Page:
After escaping Grimoire in the Attic, we went back to reception and were met by Amy & Ian from Brit of an Escape Habit, for the first of three games we were playing together. This time, we were taking on a game described as Escape Room Centre’s “ultimate challenge”, only recommended for experienced players in a four-minimum team.
“You’re not sure how you ended here. You remember being on a night out and getting offered a drink but then everything just fading out.
You and your friends have woken up in a place you’d heard whispers about, but were never quite sure existed, until now!
This place is where your body parts are removed one by one and sold to the highest bidder on the ‘dark web’.
In a coma state you’ll be kept alive until you have no ‘parts’ left to sell.
When Worldwide bidding ends in an hour the ‘operations’ will begin, can you save yourselves?”
You start the game handcuffed to the wall of a bright, sterile room that gave off strong “doctor’s office” vibes. The room looks perfect for the game, nicely in-theme with the storyline.
Once we were all freed from our handcuffs, we set about exploring the room. It’s not an overly large space, but it feels like there’s a lot to take in and search at first. There wasn’t a clear starting point or path, with the game taking on more of a “complete it when you find it” feel.
There wasn’t much of a flow to the game, with a fair few of the puzzles feeling fairly ambiguous and illogical. It seems to be a recurring thing of companies offering what is described as an “ultimate challenge”, only to find it means a not-at-all linear game with puzzles that make no sense without a clue. The game could work better, but only if hosted properly – we were stuck at so many points throughout the hour, and we received no hints, only getting any information on the rare occasion we decided to request so.
It all came to a head when a large, crucial puzzle in the game broke, and we spent the last ten minutes trying to make it work. There was nowhere else the game could go without completing the puzzle, and despite us repeatedly saying it wasn’t working, we received no help from the game host. She should have at least given us the solution to bypass it, but instead we were left doing nothing until time was eventually up. Our host acted with surprise when we were told her about the broken puzzle afterwards, which suggests we weren’t being watched and listened to with full attention.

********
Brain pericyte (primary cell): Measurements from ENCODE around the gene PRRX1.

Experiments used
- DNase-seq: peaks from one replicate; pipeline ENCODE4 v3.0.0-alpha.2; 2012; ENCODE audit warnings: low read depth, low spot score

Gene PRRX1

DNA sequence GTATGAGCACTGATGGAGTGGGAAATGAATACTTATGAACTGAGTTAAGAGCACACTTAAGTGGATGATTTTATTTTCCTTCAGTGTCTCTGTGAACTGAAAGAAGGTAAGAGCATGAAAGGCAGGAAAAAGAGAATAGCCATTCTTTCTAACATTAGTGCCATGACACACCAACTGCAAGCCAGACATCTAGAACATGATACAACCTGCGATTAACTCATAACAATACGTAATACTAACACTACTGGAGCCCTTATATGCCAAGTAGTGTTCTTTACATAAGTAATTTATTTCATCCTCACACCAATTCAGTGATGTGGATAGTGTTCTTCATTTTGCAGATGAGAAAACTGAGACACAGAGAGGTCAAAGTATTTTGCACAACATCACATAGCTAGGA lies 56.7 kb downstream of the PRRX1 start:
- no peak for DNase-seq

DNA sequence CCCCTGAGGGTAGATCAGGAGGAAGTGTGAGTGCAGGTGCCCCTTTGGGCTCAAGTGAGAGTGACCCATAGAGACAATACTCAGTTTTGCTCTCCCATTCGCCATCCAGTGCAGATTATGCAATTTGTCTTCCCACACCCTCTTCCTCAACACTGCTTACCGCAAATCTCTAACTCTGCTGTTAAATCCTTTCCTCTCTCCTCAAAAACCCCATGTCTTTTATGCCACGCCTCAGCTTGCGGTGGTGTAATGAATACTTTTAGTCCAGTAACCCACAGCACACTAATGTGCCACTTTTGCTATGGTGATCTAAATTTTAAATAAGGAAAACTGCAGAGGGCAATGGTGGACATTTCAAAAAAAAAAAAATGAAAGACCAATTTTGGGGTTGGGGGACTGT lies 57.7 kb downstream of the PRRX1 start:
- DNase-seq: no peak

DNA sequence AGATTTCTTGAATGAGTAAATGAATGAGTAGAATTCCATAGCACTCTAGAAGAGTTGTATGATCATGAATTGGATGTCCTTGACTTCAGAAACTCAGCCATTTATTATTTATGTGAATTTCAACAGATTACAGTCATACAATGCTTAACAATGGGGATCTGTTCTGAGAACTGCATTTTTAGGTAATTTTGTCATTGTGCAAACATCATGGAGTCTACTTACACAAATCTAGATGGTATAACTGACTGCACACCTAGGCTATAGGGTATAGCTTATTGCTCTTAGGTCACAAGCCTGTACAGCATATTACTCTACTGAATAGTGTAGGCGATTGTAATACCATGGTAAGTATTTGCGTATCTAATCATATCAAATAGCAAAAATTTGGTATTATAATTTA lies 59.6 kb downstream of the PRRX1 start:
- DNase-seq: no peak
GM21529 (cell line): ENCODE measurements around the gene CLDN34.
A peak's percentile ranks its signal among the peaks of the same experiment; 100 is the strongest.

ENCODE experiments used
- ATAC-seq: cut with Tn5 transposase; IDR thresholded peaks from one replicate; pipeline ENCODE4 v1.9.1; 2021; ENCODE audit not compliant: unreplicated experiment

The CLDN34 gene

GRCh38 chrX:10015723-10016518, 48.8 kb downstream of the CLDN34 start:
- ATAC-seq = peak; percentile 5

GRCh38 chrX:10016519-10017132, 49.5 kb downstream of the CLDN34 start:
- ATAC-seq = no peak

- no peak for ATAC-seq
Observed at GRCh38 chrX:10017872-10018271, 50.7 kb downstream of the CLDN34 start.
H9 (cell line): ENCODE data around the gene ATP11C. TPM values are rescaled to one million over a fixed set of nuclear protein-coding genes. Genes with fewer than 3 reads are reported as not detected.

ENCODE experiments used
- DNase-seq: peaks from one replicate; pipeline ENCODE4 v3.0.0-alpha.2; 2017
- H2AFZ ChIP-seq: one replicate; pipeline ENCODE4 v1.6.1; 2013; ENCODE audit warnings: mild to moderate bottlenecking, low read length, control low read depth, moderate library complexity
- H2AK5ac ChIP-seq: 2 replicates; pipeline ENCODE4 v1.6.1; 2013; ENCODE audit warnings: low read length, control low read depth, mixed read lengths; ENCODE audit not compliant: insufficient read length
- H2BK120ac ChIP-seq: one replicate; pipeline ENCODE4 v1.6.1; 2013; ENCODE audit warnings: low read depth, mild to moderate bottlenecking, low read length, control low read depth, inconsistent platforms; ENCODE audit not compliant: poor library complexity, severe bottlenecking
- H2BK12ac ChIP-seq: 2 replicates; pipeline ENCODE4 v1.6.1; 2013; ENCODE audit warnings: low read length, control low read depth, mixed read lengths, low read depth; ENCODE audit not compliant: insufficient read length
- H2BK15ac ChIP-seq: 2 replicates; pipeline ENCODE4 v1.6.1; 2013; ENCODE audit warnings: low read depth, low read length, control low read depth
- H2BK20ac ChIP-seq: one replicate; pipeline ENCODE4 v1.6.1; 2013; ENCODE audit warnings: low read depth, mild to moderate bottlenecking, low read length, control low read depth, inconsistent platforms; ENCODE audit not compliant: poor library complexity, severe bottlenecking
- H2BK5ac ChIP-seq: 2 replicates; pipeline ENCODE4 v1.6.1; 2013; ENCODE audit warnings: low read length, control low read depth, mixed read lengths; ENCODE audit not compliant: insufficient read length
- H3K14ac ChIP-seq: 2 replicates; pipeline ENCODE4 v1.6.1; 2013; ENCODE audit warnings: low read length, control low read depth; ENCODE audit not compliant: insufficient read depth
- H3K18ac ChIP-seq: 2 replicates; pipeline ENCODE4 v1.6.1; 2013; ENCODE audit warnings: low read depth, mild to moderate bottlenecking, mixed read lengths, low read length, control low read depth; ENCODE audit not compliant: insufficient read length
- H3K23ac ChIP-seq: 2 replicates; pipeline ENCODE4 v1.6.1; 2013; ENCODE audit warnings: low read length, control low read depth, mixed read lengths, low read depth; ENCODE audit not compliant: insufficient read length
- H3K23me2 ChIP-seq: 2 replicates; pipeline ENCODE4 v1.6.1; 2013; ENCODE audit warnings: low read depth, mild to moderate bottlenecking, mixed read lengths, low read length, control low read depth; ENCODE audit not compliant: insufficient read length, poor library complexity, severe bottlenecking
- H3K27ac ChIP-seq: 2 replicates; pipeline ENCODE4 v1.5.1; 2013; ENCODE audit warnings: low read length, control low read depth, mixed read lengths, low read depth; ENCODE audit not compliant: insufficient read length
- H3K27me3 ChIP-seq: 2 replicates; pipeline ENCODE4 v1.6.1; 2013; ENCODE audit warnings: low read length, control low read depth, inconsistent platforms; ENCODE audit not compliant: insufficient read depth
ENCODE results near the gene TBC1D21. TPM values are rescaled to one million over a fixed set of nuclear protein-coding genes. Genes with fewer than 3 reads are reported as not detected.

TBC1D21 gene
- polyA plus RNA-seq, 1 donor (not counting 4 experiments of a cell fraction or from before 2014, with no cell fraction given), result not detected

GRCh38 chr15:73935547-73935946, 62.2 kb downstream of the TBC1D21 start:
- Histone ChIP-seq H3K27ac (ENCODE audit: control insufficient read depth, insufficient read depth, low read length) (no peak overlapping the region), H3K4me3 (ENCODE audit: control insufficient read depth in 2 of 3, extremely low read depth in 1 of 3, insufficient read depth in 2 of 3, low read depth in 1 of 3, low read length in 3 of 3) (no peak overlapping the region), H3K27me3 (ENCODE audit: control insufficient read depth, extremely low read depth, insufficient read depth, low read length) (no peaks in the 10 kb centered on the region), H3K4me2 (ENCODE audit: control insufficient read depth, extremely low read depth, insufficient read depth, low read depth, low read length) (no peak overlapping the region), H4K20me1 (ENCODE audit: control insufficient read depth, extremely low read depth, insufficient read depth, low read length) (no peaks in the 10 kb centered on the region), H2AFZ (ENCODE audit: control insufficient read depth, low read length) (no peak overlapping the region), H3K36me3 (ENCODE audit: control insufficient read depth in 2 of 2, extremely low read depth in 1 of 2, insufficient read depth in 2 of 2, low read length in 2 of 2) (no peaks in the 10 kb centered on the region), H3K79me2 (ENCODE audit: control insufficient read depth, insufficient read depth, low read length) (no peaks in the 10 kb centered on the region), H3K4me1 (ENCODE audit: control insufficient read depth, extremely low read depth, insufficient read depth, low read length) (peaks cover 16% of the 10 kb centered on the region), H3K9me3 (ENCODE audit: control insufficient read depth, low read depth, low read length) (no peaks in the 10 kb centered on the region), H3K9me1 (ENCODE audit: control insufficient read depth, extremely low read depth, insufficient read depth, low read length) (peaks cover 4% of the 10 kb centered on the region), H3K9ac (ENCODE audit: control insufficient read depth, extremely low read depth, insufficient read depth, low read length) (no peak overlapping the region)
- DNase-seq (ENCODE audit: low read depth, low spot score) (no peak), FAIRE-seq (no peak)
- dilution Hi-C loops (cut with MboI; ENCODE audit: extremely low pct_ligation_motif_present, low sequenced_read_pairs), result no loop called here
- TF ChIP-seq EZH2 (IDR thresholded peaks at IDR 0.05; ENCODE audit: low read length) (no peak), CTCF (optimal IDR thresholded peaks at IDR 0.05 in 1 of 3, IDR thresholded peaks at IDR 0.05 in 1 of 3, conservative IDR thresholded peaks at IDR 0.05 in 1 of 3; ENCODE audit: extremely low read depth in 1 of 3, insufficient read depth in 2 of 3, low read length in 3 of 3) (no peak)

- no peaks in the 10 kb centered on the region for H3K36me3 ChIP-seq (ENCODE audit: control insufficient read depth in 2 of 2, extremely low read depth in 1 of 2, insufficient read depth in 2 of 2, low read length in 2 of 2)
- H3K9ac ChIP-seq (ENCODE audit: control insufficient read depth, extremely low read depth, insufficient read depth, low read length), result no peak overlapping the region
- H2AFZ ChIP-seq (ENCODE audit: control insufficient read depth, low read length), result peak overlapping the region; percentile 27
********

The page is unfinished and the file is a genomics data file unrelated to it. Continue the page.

There could be a good game in here somewhere, but a bad experience like this overshadows the whole hour. In complete fairness to Escape Room Centre, after Amy posted her review of the game (link below), the company issued a full refund, and the owner went to the effort of phoning us to discuss it. Some companies can act with disinterest or try to disagree with every point you make, so it’s good to see one take everything on board and show some great customer service. It’s also worth pointing out that in some cases, a bad game can give you a bad impression of a whole company, but Escape Room Centre have some great games, and we had very good experiences playing some of their other rooms – ‘Grimoire in the Attic’ being one we can definitely recommend.
After speaking to the manager of Escape Room Center on the phone, it was pointed out that some puzzles were being changed as they’d noticed a few flaws pop up every now and then, and they were very apologetic about our game host, who was quite new and had seemingly been a bit panicked. Don’t let this review put you off playing, as with some improvements, it might be worth a play.
Host: We had the same host as our previous game, but her hosting definitely wasn’t as good, as were left to waste a lot of time.
Clue System: Photo clues were delivered via a screen, while others came through a speaker.
Success? No, due to a broken puzzle and bad hosting, the game was incompletable.
Brit of an Escape Habit’s Review: https://britofanescapehabit.wordpress.com/2018/01/29/escape-room-centre-body-parts/